Meanwhile in the background, the reviewers, authors, associate editors and myself are working feverishly to bring you the long-anticipated Pluralities of Translation special issue in the latter half of 2023. More concrete news on that exciting issue, as soon as I know more.
June 15, 2023
Discussions and planning point towards a potentially exciting new endeavour in peer-review training for active researchers.
Yesterday, on a sunny drenched forecourt of Warwick’s fabulous arts building I had the pleasure of a lengthy and exploratory chat with my sometime collaborator – and collage as research expert – Dr Harriet Richmond. Over the last year I’ve co-facilitated a session for Harriet’s early stage researcher programme, around the areas of peer-review and editing, and it is always a pleasure to talk over professional matters with her. Albeit with the occasional segue into tangentially related topics too! I should note, each of the sessions this year was a wonderful and eye-opening opportunity to exchange insights with the delegates around their own publishing experiences – and my thanks to them all for their contributions.
Yesterday’s meeting arose on the back of these sessions, but more broadly is looking towards something which is loosely or even more directly aligned with Warwick’s increasing focus on developing effective research cultures . What we were discussing was in fact our plans for future publishing related training – and specifically that relating to the topic of peer-review. One thing that’s been evident in our discussions with delegates this past year around peer-review is how clearly there is a need to offer some form of development or training for researchers, especially those earlier in their careers. However, that doesn’t mean they’re the sole potential audience!
Most of we scholars, when we perform peer-review early in our career, and are especially lucky will find a friendly editor willing to spare a few moments to offer some guidance. More likely many of us will be left reading a journal’s online reviewers’ guide and simply conducting ourselves as professionally as we can. I can say as a journal editor over the years the variance between practices I’ve witnessed from peer-reviewers has been considerable, although virtually everyone who’s contributed to the journal has risen to the challenge admirably.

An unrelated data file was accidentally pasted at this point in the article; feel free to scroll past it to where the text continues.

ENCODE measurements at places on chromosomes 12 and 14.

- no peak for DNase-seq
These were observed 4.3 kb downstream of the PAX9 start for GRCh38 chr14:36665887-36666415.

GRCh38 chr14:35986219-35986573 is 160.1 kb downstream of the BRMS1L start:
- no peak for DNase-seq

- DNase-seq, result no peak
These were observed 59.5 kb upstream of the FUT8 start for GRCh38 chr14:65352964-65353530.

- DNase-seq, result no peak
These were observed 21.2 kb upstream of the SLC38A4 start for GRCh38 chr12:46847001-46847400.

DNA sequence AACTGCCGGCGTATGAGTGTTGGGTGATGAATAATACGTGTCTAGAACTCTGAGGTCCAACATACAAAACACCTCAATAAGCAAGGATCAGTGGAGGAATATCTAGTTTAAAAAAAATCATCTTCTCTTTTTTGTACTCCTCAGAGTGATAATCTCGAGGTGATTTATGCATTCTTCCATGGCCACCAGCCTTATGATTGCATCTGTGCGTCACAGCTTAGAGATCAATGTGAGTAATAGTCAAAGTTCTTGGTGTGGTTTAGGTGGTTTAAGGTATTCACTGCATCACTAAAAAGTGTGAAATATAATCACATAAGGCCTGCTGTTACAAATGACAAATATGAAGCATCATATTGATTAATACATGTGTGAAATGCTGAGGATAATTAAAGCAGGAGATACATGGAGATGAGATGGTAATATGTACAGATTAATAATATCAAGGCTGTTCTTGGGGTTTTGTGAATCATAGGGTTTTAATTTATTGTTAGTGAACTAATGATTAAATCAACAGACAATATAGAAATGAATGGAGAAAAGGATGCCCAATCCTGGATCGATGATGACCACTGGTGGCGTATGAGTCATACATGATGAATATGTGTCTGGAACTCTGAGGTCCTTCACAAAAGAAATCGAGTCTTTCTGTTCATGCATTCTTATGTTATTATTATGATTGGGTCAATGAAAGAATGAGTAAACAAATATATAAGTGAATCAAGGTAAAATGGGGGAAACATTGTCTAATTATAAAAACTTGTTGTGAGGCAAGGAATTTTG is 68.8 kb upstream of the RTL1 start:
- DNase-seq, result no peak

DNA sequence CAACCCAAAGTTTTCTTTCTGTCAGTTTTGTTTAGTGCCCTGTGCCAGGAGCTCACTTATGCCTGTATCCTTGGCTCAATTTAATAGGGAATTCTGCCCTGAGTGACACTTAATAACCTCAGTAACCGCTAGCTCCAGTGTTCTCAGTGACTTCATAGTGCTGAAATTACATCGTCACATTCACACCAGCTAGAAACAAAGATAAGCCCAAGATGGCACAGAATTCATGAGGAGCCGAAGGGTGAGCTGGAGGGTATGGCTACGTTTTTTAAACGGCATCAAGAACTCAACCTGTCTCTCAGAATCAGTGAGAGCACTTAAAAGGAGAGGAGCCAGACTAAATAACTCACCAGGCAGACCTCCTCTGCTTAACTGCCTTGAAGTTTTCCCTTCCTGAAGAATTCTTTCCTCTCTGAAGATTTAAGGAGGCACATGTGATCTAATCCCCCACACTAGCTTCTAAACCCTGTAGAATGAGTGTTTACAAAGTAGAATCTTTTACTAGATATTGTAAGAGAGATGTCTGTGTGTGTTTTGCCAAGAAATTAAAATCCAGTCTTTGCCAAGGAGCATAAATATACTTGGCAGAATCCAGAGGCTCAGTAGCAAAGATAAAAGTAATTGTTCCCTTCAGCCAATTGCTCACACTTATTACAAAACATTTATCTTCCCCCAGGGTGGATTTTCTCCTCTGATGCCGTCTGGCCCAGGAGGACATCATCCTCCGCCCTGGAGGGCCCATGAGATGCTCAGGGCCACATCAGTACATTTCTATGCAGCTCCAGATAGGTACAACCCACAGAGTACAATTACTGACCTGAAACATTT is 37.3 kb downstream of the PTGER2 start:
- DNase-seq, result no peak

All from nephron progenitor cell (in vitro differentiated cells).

What Harriet and I are thinking about here is producing a training session – or sessions – which takes a broader look at the wider realm  of peer-review. I should add, that currently the whole enterprise is very embryonic at best, and the focus of our discussions yesterday was to find if such an enterprise would be worthwhile, and what elements we’d both like to explore within it. Hence, yesterday's meeting saw us bounce around our outline ideas, explore a bit about how we might seek to formulate an effective session and especially identify those key areas we think would comprise a valuable, impactful and interesting session. Thus, while currently absolutely nothing is set in stone – not even how I’m writing peer-review  –as I said in my note to Harriet this morning the session clearly has ‘legs’. That is to say, a strong potential to be well-received by our researcher community.
Thankfully though, we’re looking to develop this session – as part of a broader envisaged developmental programme – over the next year rather than rush to present it after the summer. Partly, this is because as reflexive practitioner scholars, Harriet and I want to let the content develop organically – something which requires time, introspection and internal debate. Additionally, it also gives us both space and time to perform some background research into the literature and praxis of peer-review. As this is something I’ve been meaning to give over some serious time to for a while, it is nice to have some greater motivation now!
I anticipate too I may well ‘field-test’ some elements of the potential session within my own anticipated  training schedule over the next 12 months. This will be useful in using live subjects – sorry, delegates – to help refine, refocus and augment the content and emphasis of the session to better meet scholar’s authentic needs.
As always, watch this space – and elsewhere – for more news on this exciting and I interesting proposal as it develops. Naturally, if anyone reading wants to share their thoughts on peer-review training, related dynamics and normative practices, you are warmly invited to use the comments below. Alternatively, if you prefer, drop me a line and arrange a chat as I am always happy to hear from those reviewers on the front line about their experiences: especially those reviewing for titles which aren’t Exchanges…